photo: Eyþór Björnsson on flickr

photo: Eyþór Björnsson on flickr

How do you feel about your name?

Do you absolutely love it? Do you jump out of bed every morning because if someone asks you what your name is, you get to say, “My name is [insert awesome name here]?”

No? It’s not like that?

Perhaps you’re ho hum about your name. You could take it or leave it.

Or maybe you actively dislike your name. Maybe you taunt it behind its back or throw spitballs at it when it’s not looking.

Personally, I’ve been through all of these phases – from absolute adoration to secret loathing.

And it all started with a cow.

photo: Bala Sivakumar on flickr

photo: Bala Sivakumar on flickr

My birth name was Elizabeth. It means devoted to God.

I was an atheist as a child, so whenever I heard the definition of my name, I would chuckle.

Now I know that the Universe was chuckling as well.

In spite of my holy name, no one ever called me Elizabeth. Instead, I went by the nickname Betsy.

Here I am in all my Betsy glory:

photo: david egloff

photo: david egloff

Actually, there was one person who refused to call me Betsy. My paternal grandmother, Margaret Bruce Egloff, insisted on calling me Elizabeth. Or Miss Elizabeth.

When Margaret Bruce was a little girl in Boston, a local dairy company had a contest to name the cow on the company’s logo.

The name that won?

Betsy.

No way was she going to have a granddaughter named after a cow.

So she stuck with Elizabeth.

To everyone else, however, I was Betsy.

Or Betsy Wetsy. Or Beatser. Or Bets. Or Mudbutt (don’t ask).

As a kid, I didn’t think about my name much. It was just my name.

It was a fact of life, like my big feet and my left-handedness.

thank you

But everything changed when I was in my early twenties.

For the first time in my life, I had the opportunity to live alone. I was in my own space, all the time. No one else’s needs to worry about. No one else’s needs to adapt myself to.

For the first time ever, I was fully aware of my own energy. My own preferences. My own beliefs.

And then one day, out of the blue, I had a revelation. If I had to put it into words, it would go something like this:

I am in between. I have a female body, but I am both male and female. Energetically, I am both.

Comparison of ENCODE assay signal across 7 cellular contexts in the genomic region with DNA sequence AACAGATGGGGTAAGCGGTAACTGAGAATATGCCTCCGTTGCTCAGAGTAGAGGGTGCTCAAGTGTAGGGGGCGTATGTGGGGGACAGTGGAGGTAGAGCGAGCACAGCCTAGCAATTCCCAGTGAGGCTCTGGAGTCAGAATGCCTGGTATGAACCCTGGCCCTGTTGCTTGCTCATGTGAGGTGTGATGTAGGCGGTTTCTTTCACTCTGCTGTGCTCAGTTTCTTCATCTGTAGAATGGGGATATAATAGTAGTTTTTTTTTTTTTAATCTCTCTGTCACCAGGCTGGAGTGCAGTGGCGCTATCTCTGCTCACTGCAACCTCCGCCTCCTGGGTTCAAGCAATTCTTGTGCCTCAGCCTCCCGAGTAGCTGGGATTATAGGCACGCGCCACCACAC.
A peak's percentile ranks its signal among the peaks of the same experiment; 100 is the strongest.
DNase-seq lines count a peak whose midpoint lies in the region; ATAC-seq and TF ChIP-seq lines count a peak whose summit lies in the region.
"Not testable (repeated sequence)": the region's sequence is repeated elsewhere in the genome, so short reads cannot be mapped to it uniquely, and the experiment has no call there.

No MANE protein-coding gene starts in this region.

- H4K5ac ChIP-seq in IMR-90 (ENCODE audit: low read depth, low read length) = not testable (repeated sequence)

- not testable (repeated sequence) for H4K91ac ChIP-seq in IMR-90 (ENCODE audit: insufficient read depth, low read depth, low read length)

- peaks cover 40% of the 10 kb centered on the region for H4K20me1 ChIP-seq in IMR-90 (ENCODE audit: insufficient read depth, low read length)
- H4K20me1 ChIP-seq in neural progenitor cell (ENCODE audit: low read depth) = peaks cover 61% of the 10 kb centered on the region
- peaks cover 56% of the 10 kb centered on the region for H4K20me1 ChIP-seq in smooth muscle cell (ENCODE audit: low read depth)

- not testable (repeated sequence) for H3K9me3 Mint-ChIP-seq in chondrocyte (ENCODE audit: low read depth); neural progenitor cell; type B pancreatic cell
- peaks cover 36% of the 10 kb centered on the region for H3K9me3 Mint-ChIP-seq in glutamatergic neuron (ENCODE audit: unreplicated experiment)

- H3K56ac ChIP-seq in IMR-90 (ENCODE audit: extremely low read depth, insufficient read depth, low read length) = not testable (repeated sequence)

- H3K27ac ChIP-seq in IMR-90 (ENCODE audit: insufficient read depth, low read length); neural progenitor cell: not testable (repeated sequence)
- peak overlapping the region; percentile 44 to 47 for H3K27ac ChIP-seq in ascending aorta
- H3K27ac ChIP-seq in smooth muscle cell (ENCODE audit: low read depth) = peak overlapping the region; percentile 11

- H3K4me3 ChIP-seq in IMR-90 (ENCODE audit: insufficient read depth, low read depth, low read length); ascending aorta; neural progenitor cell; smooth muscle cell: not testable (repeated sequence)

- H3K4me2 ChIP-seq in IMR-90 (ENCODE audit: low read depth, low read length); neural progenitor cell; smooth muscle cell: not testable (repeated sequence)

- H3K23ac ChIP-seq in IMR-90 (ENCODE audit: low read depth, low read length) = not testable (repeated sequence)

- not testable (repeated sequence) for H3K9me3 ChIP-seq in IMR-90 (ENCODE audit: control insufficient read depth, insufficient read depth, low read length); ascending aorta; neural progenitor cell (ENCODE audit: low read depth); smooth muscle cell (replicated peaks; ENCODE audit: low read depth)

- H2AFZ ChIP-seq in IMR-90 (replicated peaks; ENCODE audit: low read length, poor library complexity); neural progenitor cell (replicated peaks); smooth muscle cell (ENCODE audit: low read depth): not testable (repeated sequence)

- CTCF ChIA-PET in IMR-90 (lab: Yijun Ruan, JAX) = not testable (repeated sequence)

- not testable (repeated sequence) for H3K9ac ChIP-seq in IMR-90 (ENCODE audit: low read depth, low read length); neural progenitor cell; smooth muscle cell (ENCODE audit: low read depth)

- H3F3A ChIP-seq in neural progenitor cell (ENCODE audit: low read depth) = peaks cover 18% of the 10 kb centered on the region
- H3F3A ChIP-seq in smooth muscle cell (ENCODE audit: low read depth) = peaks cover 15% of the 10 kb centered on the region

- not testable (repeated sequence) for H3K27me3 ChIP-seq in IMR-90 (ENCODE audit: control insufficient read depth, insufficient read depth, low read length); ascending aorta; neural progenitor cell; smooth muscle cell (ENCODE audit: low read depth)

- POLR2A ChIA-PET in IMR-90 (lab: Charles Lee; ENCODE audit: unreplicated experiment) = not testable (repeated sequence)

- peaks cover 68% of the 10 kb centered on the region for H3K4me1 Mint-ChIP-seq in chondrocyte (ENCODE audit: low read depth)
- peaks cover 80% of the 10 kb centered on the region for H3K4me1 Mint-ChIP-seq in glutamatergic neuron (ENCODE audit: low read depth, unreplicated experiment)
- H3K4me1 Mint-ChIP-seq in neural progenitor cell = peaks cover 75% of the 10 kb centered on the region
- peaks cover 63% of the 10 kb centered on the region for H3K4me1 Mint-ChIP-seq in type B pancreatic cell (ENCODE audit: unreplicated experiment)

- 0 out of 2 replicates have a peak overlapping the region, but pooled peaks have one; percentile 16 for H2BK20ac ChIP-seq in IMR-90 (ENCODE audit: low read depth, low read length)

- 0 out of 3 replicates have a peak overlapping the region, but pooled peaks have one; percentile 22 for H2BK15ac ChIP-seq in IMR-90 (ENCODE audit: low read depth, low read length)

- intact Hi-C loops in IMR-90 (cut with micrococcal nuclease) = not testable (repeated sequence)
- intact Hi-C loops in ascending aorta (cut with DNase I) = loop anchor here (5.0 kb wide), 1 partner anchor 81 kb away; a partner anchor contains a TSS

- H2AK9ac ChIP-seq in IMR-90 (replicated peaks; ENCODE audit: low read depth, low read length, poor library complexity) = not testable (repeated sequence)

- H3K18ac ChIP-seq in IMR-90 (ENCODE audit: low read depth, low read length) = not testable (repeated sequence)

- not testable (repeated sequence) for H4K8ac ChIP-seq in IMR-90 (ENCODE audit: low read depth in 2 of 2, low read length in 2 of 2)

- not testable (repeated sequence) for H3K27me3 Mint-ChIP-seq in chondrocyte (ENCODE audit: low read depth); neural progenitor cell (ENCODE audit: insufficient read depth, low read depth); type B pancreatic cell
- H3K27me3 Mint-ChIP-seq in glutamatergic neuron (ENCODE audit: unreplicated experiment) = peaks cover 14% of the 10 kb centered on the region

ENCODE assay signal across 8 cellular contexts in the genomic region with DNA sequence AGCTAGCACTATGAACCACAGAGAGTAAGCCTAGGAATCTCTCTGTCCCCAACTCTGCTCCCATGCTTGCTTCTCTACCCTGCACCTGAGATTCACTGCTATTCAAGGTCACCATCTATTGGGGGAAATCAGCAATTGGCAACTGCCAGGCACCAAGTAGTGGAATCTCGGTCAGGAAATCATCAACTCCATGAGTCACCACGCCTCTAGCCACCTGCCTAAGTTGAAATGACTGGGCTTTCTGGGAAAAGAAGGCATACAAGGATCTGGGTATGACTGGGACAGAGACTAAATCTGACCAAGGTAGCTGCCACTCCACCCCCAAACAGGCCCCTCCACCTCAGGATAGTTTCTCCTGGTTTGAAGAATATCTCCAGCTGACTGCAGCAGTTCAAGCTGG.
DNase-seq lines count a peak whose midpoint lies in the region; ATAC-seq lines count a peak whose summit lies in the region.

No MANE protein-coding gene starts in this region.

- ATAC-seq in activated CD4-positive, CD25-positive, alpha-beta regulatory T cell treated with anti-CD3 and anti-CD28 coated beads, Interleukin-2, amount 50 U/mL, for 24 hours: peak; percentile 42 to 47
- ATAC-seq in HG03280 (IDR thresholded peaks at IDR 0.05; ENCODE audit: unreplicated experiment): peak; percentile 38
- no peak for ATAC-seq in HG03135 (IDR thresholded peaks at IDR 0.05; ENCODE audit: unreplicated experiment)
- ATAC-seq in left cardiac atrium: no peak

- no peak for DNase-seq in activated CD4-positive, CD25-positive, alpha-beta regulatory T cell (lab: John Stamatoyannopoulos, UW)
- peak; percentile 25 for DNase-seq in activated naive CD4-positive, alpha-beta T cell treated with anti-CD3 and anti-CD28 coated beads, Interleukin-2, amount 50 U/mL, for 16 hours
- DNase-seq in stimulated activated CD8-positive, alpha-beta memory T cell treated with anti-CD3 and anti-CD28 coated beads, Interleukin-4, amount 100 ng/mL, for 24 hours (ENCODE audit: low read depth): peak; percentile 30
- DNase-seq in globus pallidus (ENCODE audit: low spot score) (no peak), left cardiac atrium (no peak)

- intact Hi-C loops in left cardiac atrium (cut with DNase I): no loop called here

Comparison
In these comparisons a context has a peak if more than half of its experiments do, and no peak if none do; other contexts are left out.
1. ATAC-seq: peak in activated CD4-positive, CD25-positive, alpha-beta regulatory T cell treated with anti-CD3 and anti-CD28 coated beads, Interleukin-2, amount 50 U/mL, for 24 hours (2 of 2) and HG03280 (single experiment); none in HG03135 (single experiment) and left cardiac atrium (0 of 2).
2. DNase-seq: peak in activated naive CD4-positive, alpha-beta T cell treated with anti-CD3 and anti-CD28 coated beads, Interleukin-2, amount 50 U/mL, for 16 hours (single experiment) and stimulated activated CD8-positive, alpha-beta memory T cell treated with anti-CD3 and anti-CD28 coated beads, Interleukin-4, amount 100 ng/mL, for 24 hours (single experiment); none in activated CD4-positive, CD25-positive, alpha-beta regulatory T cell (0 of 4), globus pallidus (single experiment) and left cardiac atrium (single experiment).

It was the first time I had fully acknowledged this. It was the first time I could, because I was finally aware of it.

Did I immediately run out and declare this to the world? Did I adjust my external appearance to match my internal revelation?

Yes and no.

I was working on a farm at the time. Looking back on it now, one of the reasons I was drawn to this work was because it meant I didn’t have to dress in the female drag of the corporate world.

Here I am, tending to the crops:

photo: david egloff

photo: david egloff

As the years went on, I inched further and further out of the transgender closet.

(A little lesson in terminology, for those who aren’t already in the loop. Transsexualism describes those whose identified gender does not match their biological gender. Someone who is transsexual will often choose to take hormones or have gender reassignment surgery so their gender identification can match their biological gender.

Transgenderism, on the other hand, is an umbrella term used to describe anyone whose gender identity and gender expression strays from conventional expressions of gender. Transsexuals are in this group, as well as those who identify as genderqueer, third gender, or a host of other identifications.)

My willingness to embrace my transgender identity came to a head one day when I went to the Center for Spiritual Living Santa Rosa.

It was “Name Tag Day” at the Center. Everyone who entered the sanctuary was invited to fill out a name tag and slap it on their chest.

(Okay, maybe not slap it on. More like: Gently facilitate the name tag’s journey from the table to the physical body. Like that.)

I did as I was told, picking up my pen and writing “Betsy” on my name tag, then placing it on my chest. I even got so far as walking to my seat and sitting down with my friends.

But it didn’t feel right. My name no longer fit.

My friend, Deb, listening to me sort out my conflicted feelings, got up from her seat and came back with another name tag for me.

One that said “Z.”

my name is

I had been pondering a name change for months. Z was my nickname in college (Bet-z), but I’d let it go. Now I was beginning to realize that “Z” was the perfect name for me.

It’s not male. It’s not female.

It’s both. It’s neither.

It’s weird. It’s awesome.

It’s my name.

And in that moment, after Deb got me my new name tag, I finally accepted and embraced this truth.

I’ve been Z ever since.

I even legally changed my name so I would be fully and completely Z.

(But not Zee. That’s a paper product company. I like paper. But not that much.)

photo: Munir Hamdan on flickr

photo: Munir Hamdan on flickr

When I was going through the name change process, I kept Elizabeth as my middle name, in honor of my parents. And my grandmother. And that whole devoted to God thing.

And that’s how it happened. That’s how I went from Elizabeth to Betsy to Z.

I know many of you have had similar journeys – whether with gender identity or name identity or both. I’d love to hear them.

How do you feel about your name? Does it match who you are? Why or why not? Share your comments below!

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